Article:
Daniel 7:13 says in the Concordant Version (a very literal translation),

13 Perceiving am I in the visions of the night, and behold, on the clouds of the heavens, One as a son of a mortal [enash, Aramaic for enosh] is arriving; unto the Transferrer of Days He reaches, and they bring Him near before Him; to Him is granted jurisdiction and esteem and a kingdom, and all the peoples and leagues and language-groups shall serve Him; His jurisdiction, as an eonian jurisdiction, will not pass away, and His kingdom shall not be confined.

This speaks of Christ and (by extension) His body of “saints.” While the KJV calls Him the “Ancient of Days,” the CV renders it the “Transferrer of Days,” implying that the time has come for the transfer of authority to occur.

He is called “One as a son of a mortal,” showing that it is Jesus Himself, who came as a man capable of death. The passage was written in Aramaic, the language of Babylon, and so Christ is called “son of enash.” The Hebrew equivalent is enosh, which refers to man in his weak, frail, and mortal condition. The term used is NOT adam, or awdawm, which is the most commonly used word that is translated “man.”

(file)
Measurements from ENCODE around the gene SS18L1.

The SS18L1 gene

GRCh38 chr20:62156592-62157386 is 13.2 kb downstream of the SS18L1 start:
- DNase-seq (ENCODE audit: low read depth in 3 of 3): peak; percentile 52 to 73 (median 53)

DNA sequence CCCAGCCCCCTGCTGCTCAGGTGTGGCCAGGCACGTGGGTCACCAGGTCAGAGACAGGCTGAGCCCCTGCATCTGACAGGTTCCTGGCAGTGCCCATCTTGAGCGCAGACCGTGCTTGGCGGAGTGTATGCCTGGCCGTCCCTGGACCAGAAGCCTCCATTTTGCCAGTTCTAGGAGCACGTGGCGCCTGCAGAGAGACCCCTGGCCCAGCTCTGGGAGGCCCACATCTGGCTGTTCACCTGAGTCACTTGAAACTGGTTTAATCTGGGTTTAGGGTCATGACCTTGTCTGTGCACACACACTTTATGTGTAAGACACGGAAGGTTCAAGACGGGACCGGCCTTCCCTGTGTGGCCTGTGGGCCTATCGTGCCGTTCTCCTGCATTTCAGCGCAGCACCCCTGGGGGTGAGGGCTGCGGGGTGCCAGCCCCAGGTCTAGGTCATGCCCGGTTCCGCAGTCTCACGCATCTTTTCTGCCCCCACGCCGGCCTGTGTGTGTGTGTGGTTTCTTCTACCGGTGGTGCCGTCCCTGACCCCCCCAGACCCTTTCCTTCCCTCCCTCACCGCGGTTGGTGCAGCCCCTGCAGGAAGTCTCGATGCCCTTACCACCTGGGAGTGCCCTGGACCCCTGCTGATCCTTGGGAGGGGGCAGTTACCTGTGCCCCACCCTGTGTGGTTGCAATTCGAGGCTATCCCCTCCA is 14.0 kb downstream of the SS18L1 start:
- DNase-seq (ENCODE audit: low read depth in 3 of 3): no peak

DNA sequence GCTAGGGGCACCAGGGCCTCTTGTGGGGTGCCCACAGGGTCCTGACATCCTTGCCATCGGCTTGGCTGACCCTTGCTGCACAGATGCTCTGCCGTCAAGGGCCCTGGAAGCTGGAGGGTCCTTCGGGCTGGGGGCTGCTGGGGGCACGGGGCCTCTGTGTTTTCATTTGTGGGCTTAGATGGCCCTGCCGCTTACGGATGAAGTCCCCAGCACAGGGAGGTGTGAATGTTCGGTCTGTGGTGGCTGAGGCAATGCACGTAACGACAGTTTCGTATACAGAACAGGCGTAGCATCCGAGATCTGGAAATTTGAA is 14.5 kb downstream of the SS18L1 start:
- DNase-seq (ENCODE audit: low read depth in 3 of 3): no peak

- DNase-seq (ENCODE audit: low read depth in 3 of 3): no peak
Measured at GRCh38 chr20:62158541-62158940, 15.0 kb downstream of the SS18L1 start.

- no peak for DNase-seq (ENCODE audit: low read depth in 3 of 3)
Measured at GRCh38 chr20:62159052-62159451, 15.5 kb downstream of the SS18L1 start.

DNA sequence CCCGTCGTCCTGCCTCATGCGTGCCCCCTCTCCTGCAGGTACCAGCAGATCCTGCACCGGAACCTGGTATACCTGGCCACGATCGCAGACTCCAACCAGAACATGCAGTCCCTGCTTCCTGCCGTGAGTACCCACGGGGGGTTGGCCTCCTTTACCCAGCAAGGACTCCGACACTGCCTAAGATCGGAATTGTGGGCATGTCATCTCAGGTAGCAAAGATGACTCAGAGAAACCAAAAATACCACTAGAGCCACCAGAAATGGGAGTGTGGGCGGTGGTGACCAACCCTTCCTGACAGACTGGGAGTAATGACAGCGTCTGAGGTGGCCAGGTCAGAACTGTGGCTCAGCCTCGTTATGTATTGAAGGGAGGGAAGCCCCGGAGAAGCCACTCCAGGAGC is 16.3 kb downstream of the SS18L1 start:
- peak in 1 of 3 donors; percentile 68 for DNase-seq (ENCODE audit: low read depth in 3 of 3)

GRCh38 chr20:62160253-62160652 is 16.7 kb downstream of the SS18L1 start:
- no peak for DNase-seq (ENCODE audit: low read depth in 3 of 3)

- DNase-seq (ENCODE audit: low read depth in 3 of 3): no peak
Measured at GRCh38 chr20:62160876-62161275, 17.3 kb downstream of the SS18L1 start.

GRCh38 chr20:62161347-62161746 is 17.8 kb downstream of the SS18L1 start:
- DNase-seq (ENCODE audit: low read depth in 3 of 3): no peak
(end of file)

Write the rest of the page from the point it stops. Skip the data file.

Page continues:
Daniel 7:18 (CV) continues,

18 Yet the saints of the supremacies shall receive the kingdom and they will safeguard the kingdom unto the eon, even unto the eon of the eons.

The NASB says that the saints will “possess the kingdom.” That rendering, no doubt, is accurate, but it is much colder that safeguarding the kingdom. The CV implies that the possession of the kingdom recognizes that God actually owns it, and that the saints are merely God’s stewards who rule according to the mind and will of the Creator.